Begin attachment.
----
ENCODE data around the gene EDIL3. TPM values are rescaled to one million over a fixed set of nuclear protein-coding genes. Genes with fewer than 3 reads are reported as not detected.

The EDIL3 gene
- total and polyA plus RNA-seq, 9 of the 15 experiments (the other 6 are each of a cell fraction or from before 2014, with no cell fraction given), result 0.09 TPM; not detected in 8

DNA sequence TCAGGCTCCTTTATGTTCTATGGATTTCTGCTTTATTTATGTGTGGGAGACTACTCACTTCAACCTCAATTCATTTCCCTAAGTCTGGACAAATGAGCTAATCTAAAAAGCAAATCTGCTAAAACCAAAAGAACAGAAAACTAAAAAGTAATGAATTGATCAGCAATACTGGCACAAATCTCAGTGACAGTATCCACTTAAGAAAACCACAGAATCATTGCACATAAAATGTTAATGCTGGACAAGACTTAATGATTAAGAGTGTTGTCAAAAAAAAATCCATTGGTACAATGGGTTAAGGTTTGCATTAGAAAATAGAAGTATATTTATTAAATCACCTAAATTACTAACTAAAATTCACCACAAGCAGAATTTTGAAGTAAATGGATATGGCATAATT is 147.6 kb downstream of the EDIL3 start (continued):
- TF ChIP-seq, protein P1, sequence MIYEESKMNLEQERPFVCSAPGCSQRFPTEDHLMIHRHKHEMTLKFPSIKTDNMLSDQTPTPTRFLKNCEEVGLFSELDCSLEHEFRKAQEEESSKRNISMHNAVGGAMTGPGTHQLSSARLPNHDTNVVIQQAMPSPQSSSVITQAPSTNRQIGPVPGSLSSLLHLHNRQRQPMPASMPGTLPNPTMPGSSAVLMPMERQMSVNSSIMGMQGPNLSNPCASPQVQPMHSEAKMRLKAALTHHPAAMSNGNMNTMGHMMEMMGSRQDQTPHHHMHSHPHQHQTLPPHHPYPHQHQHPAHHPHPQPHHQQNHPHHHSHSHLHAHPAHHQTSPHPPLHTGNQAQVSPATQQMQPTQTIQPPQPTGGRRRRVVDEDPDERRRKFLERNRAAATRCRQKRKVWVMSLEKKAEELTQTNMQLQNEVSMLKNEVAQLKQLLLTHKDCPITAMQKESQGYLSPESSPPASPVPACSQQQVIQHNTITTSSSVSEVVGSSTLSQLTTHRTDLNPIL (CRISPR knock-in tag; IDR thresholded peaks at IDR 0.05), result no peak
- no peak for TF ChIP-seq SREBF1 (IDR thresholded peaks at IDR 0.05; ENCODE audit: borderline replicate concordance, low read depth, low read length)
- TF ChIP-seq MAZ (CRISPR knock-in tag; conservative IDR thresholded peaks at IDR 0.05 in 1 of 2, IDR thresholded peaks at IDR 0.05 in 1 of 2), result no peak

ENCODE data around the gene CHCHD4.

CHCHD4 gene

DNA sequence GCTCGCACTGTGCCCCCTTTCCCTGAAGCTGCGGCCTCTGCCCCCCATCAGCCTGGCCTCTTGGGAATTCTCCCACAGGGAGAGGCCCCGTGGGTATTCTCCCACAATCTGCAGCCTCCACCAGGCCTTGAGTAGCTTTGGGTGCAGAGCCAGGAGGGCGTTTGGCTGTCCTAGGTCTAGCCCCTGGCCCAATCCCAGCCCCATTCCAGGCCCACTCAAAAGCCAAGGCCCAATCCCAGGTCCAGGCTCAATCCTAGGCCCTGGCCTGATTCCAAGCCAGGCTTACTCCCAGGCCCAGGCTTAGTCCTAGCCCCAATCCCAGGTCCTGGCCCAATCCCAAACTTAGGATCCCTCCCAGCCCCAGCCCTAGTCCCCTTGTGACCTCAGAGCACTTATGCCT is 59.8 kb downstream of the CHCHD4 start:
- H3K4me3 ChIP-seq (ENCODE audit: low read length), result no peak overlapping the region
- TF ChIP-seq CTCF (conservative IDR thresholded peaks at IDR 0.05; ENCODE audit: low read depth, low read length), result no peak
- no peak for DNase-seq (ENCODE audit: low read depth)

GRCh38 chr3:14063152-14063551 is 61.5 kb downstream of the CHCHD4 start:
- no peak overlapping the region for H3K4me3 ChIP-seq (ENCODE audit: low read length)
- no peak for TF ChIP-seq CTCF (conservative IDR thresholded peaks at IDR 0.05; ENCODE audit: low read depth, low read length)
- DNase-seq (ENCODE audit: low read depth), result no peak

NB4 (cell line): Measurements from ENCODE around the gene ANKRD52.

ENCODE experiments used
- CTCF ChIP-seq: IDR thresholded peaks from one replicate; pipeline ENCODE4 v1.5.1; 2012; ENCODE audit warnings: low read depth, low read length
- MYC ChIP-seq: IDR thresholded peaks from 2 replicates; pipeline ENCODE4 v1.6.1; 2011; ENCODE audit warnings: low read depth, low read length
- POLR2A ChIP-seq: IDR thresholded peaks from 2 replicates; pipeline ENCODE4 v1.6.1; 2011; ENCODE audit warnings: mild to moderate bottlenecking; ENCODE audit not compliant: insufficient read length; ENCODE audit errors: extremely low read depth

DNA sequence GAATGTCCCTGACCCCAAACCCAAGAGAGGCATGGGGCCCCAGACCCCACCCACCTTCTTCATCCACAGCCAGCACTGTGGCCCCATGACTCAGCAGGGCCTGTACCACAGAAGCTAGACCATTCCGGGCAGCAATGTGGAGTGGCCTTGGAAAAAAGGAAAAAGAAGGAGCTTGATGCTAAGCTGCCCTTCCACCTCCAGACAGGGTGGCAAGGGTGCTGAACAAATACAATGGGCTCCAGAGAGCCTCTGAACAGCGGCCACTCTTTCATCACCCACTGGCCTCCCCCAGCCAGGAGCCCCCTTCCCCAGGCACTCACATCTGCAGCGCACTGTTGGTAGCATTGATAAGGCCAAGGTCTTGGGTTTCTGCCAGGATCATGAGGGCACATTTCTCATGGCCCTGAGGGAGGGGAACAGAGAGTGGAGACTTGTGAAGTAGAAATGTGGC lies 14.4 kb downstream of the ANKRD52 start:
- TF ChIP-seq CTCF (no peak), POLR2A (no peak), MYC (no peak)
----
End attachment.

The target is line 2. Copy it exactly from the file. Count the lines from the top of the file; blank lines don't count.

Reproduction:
The EDIL3 gene